Due to the way Recommendations work on Snort 2, additional rules enabled in a policy are always set to Generate Events (Alert action for Snort 3). This means the migrated Recommendation overrides present in the Snort 3 policy will always use Alert as the enabled rule action or Disabled if Recommendations is configured to disable rules.

Upgrade from 6.x to 7.1 or Higher Releases

For the 7.1 and higher releases, Recommendations are supported on Snort 3. Existing Snort 2 Recommendations will not be migrated to the Snort 3 versions of your policies. After upgrading, you can enable
Recommendations in much the same manner as before. While the user interface is new, the process and outcome of running Recommendations are the same (only faster).

**Figure 8:** Rule Recommendations

Figure 8: Rule Recommendations

Advanced Settings

Intrusion policy Advanced Settings are not available in Snort 3. However, just because there are no Advanced Settings doesn’t mean that all of these features are unavailable. These include:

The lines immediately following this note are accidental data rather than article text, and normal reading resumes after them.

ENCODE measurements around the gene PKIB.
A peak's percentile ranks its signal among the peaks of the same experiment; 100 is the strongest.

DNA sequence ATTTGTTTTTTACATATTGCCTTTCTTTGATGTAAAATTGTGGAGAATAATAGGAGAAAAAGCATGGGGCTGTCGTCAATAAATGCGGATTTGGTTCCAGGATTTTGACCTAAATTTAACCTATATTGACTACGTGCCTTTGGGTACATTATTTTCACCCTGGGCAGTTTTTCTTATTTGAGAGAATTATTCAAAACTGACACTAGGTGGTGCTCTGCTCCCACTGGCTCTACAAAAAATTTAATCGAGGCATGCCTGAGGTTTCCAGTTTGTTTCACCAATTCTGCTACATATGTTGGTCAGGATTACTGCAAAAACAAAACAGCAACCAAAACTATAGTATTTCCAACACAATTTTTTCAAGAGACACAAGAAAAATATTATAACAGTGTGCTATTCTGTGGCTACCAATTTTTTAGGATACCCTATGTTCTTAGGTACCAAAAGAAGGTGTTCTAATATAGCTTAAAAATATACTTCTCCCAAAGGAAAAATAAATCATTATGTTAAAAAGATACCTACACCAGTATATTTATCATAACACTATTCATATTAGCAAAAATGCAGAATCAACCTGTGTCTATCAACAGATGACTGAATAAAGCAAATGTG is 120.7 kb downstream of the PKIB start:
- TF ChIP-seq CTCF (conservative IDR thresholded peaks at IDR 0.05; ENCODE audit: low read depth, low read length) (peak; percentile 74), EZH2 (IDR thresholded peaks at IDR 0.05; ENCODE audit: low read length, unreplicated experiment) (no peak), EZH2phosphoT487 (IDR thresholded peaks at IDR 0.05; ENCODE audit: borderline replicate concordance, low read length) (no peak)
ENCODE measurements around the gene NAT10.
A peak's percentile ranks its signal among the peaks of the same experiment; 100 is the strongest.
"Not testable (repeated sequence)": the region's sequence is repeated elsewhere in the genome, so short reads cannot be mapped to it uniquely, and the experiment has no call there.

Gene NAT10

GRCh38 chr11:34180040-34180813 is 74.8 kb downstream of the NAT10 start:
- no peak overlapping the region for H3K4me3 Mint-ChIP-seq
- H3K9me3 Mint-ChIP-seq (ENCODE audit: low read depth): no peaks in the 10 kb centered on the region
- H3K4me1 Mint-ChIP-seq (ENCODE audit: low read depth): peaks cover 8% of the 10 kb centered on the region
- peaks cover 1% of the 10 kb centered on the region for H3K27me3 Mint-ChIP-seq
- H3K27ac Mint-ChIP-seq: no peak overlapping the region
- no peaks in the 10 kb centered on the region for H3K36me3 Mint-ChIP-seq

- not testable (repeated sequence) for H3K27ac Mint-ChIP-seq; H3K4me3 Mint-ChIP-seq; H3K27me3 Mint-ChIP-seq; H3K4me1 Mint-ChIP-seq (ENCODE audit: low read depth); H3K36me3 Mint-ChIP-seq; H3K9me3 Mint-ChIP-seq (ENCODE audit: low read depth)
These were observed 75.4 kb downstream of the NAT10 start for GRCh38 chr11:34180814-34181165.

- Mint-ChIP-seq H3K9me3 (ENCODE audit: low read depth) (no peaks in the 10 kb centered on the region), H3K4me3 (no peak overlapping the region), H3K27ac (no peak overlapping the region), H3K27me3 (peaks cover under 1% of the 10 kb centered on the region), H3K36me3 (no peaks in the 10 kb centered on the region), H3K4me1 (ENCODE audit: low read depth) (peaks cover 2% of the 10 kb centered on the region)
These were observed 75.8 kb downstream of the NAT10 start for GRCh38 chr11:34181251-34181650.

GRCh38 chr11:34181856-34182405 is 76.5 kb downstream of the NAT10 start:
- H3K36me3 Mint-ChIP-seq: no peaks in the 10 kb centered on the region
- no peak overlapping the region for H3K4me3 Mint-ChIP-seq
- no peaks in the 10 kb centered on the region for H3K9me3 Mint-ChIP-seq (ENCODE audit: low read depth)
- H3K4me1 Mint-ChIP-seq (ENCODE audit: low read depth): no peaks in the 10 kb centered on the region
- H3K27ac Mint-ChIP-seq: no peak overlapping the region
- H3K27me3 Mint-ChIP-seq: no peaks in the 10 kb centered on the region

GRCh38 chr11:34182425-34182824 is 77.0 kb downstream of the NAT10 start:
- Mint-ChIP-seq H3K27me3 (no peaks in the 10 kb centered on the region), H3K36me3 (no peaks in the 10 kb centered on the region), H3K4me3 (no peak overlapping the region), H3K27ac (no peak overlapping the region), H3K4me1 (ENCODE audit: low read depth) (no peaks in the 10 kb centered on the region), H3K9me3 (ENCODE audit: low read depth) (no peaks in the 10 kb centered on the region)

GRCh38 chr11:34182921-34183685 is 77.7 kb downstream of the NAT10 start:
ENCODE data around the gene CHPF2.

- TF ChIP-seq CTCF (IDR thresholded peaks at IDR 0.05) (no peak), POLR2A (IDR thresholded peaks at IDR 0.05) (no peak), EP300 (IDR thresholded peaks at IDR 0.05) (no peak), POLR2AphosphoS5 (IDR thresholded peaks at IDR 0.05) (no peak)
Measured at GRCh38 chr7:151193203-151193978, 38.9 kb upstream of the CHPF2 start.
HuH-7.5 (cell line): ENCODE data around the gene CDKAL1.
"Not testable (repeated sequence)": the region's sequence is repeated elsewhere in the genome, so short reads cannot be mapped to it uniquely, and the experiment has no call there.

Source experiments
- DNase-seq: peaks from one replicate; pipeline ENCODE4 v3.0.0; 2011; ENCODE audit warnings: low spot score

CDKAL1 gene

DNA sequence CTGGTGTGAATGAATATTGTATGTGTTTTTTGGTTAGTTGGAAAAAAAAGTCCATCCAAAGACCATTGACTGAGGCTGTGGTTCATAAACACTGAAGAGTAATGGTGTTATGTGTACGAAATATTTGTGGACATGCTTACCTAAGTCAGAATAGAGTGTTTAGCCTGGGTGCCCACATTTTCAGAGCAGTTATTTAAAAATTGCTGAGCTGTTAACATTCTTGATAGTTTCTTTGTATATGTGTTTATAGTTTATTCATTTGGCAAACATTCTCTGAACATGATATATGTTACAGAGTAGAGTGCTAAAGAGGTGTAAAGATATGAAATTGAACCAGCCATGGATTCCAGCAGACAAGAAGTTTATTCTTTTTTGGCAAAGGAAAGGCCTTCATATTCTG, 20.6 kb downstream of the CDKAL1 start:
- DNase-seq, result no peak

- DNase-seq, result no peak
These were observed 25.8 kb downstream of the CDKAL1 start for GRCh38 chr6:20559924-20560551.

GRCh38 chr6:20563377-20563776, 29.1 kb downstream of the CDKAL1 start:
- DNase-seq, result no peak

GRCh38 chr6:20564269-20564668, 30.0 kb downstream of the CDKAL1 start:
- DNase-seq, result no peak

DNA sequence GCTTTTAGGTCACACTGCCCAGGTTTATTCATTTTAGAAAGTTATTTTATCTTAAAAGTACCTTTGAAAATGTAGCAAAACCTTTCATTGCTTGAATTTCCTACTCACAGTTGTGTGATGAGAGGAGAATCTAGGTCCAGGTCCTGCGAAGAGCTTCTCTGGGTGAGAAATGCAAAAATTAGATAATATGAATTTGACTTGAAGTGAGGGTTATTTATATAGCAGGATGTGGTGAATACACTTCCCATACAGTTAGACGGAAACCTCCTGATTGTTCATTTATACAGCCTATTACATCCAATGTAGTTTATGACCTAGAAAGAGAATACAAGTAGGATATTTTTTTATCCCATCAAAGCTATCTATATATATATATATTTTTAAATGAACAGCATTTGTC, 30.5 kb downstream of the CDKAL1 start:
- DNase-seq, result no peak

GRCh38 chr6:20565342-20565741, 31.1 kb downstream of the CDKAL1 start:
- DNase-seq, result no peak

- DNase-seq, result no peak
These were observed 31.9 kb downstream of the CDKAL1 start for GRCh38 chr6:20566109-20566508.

• Sensitive Data Detection
  • Global Rule Thresholding
  • SNMP Alerting
  • Syslog Alerting

For Sensitive Data Detection, custom Snort 3 rules can be created using the sd_pattern keyword. There is no need to enable anything specific to provide this detection. These rules can detect built-in patterns like U.S. Social Security numbers with or without dashes, credit card numbers, and custom regex patterns. The main difference in Snort 3 is that there is no option to mask sensitive data in captured packets matching these rules.